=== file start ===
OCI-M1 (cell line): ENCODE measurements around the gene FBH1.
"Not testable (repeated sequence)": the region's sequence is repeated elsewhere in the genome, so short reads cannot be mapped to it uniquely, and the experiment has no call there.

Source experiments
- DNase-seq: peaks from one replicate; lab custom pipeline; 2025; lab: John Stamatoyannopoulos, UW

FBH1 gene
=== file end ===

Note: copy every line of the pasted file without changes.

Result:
OCI-M1 (cell line): ENCODE measurements around the gene FBH1.
"Not testable (repeated sequence)": the region's sequence is repeated elsewhere in the genome, so short reads cannot be mapped to it uniquely, and the experiment has no call there.

Source experiments
- DNase-seq: peaks from one replicate; lab custom pipeline; 2025; lab: John Stamatoyannopoulos, UW

FBH1 gene